UK researchers have developed wearable imaging systems that are expected to transform the study of how human brains function.
Their potential applications range from investigating dementia to Parkinson’s disease and future models will be adapted for use in infants.
The scanners use a technique called magnetoencephalography (MEG) to measure the tiny changes in magnetic field generated by electrical currents produced when brain cells are activated. These rapid changes in magnetic field can be measured on the outside of the head at room temperature and used to create maps of brain function.
The sensors used in conventional MEG scanners require cryogenic cooling, making the machines large, bulky and intolerant of any head movement. Physicists and engineers at University College London and the University of Nottingham have developed new lightweight “quantum sensors”, which work at room temperature and can be mounted on 3D printed headgear — making wearable MEG brain scanners a reality.
Because the sensors can be placed much closer to the brain, both the quantity and quality of the signal they can pick up is also improved, according to recent studies published in Nature and NeuroImage.
Dr Matt Brookes, a team member in Nottingham, said: “Previous scanners needed to be cooled to minus 260C and required patients to lie completely still. The new sensors have been reduced to the size and weight of small Lego bricks, which can be incorporated into a bicycle helmet worn as patients move around their surroundings.”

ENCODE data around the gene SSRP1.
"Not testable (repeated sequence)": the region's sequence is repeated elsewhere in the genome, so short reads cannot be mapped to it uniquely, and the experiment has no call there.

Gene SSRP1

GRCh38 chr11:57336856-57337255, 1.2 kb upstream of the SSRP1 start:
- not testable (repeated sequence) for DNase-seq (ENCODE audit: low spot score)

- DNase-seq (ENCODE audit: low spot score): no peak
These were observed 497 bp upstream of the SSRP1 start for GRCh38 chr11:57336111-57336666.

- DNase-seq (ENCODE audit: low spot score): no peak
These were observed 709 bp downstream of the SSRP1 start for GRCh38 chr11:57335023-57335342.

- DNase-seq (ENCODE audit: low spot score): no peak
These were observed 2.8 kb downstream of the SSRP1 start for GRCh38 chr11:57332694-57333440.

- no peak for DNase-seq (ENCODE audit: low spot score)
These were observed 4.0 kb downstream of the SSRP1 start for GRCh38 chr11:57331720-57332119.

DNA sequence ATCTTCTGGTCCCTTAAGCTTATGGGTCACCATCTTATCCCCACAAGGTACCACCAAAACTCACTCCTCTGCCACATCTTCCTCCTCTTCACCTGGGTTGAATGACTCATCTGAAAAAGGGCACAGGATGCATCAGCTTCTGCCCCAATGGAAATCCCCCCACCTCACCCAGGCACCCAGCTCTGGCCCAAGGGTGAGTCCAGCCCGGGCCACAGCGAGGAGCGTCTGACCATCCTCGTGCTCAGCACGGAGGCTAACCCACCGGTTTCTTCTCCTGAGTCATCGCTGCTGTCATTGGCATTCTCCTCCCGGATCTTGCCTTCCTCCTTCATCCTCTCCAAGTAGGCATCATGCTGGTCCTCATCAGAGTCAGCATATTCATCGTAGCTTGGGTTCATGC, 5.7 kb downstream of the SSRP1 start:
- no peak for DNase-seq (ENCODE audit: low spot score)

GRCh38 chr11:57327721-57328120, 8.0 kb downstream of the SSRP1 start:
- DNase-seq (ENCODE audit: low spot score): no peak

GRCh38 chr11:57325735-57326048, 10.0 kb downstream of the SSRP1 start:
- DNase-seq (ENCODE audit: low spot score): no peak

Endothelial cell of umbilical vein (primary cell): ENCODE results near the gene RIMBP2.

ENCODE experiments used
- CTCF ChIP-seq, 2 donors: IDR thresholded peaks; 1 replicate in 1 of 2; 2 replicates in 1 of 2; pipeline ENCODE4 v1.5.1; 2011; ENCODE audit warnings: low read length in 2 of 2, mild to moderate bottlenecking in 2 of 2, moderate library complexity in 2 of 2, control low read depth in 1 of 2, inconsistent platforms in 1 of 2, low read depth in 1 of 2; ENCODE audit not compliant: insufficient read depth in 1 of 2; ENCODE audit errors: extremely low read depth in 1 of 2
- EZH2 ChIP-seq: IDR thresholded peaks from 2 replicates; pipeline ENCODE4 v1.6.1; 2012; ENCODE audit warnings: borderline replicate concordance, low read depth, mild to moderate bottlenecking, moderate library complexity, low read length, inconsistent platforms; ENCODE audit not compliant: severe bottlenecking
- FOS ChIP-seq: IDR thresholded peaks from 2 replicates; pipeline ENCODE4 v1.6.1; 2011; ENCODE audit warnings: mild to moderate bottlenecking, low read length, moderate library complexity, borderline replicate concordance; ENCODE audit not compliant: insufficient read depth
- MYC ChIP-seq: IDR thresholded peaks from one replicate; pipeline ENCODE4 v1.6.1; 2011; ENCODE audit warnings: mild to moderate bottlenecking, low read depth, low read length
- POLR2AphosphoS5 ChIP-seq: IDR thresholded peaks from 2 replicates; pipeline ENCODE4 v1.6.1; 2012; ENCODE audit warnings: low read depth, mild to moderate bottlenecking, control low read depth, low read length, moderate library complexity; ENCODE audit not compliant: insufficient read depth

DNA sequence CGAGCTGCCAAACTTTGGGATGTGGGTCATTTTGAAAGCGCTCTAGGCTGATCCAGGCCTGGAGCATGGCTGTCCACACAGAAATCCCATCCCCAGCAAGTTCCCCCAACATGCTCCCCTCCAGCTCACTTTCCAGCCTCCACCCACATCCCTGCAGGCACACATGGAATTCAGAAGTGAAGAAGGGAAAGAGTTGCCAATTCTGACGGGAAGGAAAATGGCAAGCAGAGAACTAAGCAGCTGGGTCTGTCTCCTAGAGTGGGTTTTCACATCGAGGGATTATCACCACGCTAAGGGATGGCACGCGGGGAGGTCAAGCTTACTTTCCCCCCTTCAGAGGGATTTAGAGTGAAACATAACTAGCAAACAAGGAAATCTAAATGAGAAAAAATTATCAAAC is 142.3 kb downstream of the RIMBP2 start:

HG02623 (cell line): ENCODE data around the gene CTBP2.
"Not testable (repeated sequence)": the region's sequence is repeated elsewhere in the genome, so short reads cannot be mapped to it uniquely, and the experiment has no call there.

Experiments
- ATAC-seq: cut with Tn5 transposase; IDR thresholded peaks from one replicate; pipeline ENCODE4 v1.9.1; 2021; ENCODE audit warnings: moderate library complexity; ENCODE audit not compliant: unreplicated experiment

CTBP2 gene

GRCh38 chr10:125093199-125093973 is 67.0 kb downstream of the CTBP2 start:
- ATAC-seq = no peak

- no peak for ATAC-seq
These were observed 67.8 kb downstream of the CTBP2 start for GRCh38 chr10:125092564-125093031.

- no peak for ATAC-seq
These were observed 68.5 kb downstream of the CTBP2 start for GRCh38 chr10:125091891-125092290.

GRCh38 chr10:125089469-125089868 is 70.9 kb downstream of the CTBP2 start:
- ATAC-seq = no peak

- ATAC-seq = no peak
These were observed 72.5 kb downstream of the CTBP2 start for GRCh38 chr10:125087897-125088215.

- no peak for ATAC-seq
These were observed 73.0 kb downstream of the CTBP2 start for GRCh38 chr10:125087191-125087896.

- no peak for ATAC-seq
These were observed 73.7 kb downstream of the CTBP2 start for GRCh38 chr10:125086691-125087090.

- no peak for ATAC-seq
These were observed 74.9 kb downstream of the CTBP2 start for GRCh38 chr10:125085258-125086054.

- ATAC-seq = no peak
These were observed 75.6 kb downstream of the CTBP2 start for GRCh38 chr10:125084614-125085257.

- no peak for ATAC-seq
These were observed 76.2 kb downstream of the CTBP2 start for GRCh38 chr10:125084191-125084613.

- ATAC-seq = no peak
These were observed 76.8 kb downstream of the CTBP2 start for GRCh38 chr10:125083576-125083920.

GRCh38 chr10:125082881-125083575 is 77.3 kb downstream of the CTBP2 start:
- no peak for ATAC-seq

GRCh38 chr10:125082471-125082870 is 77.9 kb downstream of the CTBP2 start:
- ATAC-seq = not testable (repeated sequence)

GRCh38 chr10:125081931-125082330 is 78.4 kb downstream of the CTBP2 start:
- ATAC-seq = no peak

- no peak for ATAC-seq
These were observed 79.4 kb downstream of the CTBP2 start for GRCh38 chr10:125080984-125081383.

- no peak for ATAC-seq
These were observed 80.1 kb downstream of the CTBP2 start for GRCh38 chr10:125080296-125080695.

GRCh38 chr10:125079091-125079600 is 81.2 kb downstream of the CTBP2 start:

The advent of wearable MEG brain imaging systems will enable researchers to investigate how the brain functions in a range of scenarios, for example how people interact with each other, make decisions and lay down memories. Importantly they can also be used to study human movement and how it may be compromised by conditions such as Parkinson’s disease.
Like the established technique of electroencephalography (EEG), MEG relies upon the electrical signals produced by the brain, but MEG can produce more localised maps of brain function which have been used to guide surgical decision-making. The “gold standard” technique of magnetic resonance imaging (MRI) delivers high resolution images of brain structure and function but, even with recent innovations, still requires costly scanning facilities and subjects to remain still during scanning.
Wearable scanners have already been developed using optical techniques such as near infrared spectroscopy (NIRS), particularly for studies of premature babies, infants and toddlers. However, these examine blood flow and oxygen distribution rather than electrical activity.
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